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Planned housing development on old Henderson mine has experts concerned

Experts who studied an abandoned 100-year-old mine are expressing concerns about a plan to fill in the 1,100-acre site and build a new master-planned community on top of it.

Developer Lakemoor Ventures LLC is applying for a zone change and development agreement for a community of roughly 3,000 homes to be built on top of the site of the Three Kids Mine, near Lake Las Vegas.

Before development, the open-pit mine would be cleaned out and buried before the proposed community would be built. The Henderson City Council will hear the application at a meeting on Tuesday.

Douglas Sims, the dean of the School of Science, Engineering, and Mathematics at the College of Southern Nevada who has researched the movement of arsenic and lead at Three Kids Mine, is concerned about potential long-term risks that may come to future residents if the plan moves forward.

Three Kids Mine was founded to supply manganese for weapons in World War I, and it still holds manganese alongside other metals like arsenic, cadmium, lead and hexavalent chromium, according to the Nevada Department of Environmental Protection. The mine also holds asbestos, among other nonmetal materials.

The plan to clean out the mine starts with moving the asbestos to a landfill, then burying the other materials, like arsenic, lead and manganese, into the mine’s pits, according to the Nevada Department of Environmental Protection and Broadbent and Associates, Inc., the two entities responsible for the site’s testing and cleanup. After the metals are buried, most of the site will be covered with 10 feet of clean soil from surrounding areas.

But Sims said the potential threat lies in what happens to arsenic when it’s in an area without oxygen. Sims said the microbes present in a naturally-occurring anaerobic environment break down arsenic and can produce arsine, or arsenious gas, a process that can be sped up by the presence of water.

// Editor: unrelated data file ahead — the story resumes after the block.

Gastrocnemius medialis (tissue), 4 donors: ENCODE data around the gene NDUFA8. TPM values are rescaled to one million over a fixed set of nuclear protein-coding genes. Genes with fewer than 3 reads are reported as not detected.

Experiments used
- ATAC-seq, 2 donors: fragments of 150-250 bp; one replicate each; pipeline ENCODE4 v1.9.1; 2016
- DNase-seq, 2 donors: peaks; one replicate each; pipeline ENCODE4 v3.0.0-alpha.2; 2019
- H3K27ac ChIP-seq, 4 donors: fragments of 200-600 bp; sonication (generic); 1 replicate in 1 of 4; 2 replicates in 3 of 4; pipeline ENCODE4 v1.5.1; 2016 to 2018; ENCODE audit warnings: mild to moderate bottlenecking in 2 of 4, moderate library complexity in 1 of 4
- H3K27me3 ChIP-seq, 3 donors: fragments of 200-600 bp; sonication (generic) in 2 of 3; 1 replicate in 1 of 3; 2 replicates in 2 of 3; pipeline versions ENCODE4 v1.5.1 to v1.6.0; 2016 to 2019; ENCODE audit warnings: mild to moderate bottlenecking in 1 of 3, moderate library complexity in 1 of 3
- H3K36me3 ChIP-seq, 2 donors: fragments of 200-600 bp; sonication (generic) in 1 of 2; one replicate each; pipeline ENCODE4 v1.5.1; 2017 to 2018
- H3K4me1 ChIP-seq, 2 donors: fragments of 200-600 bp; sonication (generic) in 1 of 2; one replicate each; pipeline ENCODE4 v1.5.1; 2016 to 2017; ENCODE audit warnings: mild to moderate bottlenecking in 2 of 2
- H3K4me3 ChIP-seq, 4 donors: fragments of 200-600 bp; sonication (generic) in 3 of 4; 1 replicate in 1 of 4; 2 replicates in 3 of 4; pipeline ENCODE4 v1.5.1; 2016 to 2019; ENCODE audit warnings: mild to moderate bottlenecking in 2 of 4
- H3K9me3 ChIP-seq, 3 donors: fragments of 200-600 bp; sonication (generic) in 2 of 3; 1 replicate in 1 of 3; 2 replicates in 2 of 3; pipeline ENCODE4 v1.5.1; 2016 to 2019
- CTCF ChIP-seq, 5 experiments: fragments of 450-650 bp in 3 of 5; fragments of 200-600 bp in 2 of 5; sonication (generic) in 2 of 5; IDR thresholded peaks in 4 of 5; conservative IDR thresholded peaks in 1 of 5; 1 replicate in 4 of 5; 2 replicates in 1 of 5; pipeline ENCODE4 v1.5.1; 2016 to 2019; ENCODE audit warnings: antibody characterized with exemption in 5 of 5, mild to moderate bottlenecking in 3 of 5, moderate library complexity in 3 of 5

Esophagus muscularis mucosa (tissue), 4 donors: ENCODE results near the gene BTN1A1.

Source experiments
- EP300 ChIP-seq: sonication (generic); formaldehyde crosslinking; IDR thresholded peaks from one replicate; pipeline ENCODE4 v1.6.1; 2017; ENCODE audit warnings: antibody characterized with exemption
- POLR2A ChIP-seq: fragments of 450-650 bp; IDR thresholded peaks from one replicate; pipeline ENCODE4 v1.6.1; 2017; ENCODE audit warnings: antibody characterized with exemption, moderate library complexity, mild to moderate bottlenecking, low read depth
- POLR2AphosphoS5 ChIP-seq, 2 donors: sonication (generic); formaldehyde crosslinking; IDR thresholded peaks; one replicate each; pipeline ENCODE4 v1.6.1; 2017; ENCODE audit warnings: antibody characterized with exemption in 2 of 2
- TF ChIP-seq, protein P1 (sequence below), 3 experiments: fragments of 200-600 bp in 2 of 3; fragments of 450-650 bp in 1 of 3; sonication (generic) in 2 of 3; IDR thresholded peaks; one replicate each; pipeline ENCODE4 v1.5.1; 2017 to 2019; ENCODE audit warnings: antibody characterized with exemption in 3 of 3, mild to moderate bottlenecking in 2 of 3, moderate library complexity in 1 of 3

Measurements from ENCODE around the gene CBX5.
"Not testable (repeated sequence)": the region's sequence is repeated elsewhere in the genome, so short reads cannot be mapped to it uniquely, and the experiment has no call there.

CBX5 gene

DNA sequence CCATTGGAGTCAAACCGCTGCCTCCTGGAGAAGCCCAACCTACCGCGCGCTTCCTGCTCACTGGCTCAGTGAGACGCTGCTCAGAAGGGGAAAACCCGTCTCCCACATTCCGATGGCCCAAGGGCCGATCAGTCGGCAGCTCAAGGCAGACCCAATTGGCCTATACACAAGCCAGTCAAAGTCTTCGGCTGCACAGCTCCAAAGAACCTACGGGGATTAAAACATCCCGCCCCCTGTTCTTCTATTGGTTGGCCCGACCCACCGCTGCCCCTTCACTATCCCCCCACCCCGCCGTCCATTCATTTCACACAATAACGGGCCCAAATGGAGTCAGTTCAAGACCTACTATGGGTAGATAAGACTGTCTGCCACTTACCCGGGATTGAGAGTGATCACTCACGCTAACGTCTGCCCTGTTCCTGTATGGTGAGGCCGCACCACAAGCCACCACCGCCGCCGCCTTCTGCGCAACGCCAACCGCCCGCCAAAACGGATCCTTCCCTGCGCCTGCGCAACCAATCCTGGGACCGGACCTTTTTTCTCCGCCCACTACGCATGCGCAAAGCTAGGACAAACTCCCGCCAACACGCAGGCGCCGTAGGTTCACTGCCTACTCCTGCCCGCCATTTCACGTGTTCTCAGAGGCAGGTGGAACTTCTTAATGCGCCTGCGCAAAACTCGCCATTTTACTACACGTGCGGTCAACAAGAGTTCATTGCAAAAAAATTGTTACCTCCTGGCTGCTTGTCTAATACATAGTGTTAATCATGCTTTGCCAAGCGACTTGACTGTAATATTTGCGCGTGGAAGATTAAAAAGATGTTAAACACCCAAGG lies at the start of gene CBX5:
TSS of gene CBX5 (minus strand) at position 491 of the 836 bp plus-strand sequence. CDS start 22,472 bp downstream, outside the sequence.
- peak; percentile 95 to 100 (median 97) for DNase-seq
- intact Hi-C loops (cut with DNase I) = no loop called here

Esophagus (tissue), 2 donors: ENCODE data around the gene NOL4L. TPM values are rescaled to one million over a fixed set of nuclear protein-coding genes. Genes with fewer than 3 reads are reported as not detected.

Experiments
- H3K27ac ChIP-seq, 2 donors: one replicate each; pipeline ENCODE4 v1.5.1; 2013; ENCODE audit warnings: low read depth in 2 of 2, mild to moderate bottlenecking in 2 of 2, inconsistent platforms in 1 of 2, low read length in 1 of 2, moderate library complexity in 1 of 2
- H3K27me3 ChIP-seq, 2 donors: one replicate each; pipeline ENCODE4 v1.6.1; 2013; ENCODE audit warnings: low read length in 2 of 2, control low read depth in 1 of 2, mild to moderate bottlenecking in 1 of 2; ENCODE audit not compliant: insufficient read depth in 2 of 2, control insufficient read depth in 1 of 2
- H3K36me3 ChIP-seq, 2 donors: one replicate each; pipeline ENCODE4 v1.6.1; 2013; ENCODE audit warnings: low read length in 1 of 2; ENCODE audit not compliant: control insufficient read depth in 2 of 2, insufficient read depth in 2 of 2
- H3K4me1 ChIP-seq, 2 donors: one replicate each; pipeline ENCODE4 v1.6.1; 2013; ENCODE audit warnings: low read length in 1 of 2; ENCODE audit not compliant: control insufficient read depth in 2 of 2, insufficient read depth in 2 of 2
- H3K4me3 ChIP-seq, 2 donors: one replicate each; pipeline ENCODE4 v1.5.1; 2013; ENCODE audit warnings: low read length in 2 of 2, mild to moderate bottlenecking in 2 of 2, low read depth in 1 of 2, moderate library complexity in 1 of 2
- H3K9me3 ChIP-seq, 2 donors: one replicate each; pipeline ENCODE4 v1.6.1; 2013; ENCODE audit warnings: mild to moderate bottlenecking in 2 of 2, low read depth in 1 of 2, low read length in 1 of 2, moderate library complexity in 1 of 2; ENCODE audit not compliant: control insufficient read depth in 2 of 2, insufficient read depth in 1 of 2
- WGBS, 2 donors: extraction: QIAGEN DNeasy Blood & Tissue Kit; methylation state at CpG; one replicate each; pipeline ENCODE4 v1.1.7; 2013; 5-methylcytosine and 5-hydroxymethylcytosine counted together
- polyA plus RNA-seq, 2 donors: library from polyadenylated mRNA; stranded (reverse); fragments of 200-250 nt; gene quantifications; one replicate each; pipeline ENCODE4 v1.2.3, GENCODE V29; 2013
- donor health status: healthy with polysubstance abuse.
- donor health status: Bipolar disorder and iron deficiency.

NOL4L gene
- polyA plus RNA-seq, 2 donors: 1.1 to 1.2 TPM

“We can’t really predict when, but it won’t take long for that material to start turning its environment from an oxygen-burning to an anaerobic, nonoxygen environment,” Sims said, “which would then attack the arsenic material in the soil, which then could potentially create our arsenious gas, which could float up through the soil column and into those neighborhoods potentially.”

One of the pits will hold the site’s tailings, or the ore waste left over after manganese is mined from it, which contains the highest concentration of harmful metals like arsenic. That pit will be covered with a liner to keep water out, and then a layer of dirt at least 2 feet thick.

Broadbent said the liner is meant to keep water from getting into the pit and seeping into the groundwater, which was already low risk because the water table is several hundred feet below the mine.

But Sims said that while a liner on top of the tailings is better than covering the metals with just soil, it’s not enough to prevent a long-term hazard that could be posed by the metals.

The Centers for Disease Control and Prevention describes arsine as an odorless and flammable gas that is heavier than air and can be harmful to people if inhaled. Breathing in large enough amounts can be lethal, or cause convulsions and paralysis, and smaller amounts of arsine can still cause fatigue, nausea, muscle cramps, headaches and drowsiness, among other symptoms.

Sims and Vernon Hodge, a UNLV professor who worked on multiple studies looking at Three Kids Mine, said another risk is further spreading the metals throughout the surrounding area, reaching as far as Lake Mead, which, research has shown, occurs from water and wind.

Neither Sims nor Hodge said they wanted the city to cancel the project permanently, but they called for more research into the effects of burying the mine before going forward with any development projects on the site.

“We’d like to look generations into the future to protect those people,” Hodge said. “That would require a little more research because this is obviously an area that’s looked at to build houses.”

Contact Mark Credico at mcredico@reviewjournal.com. Follow him on Instagram @writermark2.

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